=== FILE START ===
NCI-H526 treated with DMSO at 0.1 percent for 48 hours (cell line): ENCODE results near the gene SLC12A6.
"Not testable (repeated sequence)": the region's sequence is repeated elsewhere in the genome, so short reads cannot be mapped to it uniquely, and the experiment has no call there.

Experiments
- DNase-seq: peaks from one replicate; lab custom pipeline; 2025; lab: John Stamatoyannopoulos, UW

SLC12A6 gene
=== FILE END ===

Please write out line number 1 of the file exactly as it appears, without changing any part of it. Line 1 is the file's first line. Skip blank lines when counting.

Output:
NCI-H526 treated with DMSO at 0.1 percent for 48 hours (cell line): ENCODE results near the gene SLC12A6.